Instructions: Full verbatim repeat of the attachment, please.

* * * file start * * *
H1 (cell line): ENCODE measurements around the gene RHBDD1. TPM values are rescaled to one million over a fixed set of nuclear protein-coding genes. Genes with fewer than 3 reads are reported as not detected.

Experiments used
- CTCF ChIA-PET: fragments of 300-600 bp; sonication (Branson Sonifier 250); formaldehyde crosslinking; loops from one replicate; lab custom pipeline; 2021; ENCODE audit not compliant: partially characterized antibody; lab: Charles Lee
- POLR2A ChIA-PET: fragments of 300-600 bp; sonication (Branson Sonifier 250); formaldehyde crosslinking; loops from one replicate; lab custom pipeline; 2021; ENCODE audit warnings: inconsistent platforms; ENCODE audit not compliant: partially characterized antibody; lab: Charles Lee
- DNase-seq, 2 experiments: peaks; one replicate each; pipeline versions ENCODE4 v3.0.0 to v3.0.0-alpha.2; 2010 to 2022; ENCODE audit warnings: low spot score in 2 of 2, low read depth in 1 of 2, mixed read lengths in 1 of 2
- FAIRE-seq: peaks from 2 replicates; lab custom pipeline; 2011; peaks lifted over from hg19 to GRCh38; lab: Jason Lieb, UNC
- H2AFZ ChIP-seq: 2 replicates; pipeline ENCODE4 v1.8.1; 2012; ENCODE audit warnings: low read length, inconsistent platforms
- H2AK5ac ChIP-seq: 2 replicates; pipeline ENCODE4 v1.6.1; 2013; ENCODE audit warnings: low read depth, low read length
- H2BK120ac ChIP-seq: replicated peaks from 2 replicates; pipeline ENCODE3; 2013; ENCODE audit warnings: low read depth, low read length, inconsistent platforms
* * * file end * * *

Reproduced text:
H1 (cell line): ENCODE measurements around the gene RHBDD1. TPM values are rescaled to one million over a fixed set of nuclear protein-coding genes. Genes with fewer than 3 reads are reported as not detected.

Experiments used
- CTCF ChIA-PET: fragments of 300-600 bp; sonication (Branson Sonifier 250); formaldehyde crosslinking; loops from one replicate; lab custom pipeline; 2021; ENCODE audit not compliant: partially characterized antibody; lab: Charles Lee
- POLR2A ChIA-PET: fragments of 300-600 bp; sonication (Branson Sonifier 250); formaldehyde crosslinking; loops from one replicate; lab custom pipeline; 2021; ENCODE audit warnings: inconsistent platforms; ENCODE audit not compliant: partially characterized antibody; lab: Charles Lee
- DNase-seq, 2 experiments: peaks; one replicate each; pipeline versions ENCODE4 v3.0.0 to v3.0.0-alpha.2; 2010 to 2022; ENCODE audit warnings: low spot score in 2 of 2, low read depth in 1 of 2, mixed read lengths in 1 of 2
- FAIRE-seq: peaks from 2 replicates; lab custom pipeline; 2011; peaks lifted over from hg19 to GRCh38; lab: Jason Lieb, UNC
- H2AFZ ChIP-seq: 2 replicates; pipeline ENCODE4 v1.8.1; 2012; ENCODE audit warnings: low read length, inconsistent platforms
- H2AK5ac ChIP-seq: 2 replicates; pipeline ENCODE4 v1.6.1; 2013; ENCODE audit warnings: low read depth, low read length
- H2BK120ac ChIP-seq: replicated peaks from 2 replicates; pipeline ENCODE3; 2013; ENCODE audit warnings: low read depth, low read length, inconsistent platforms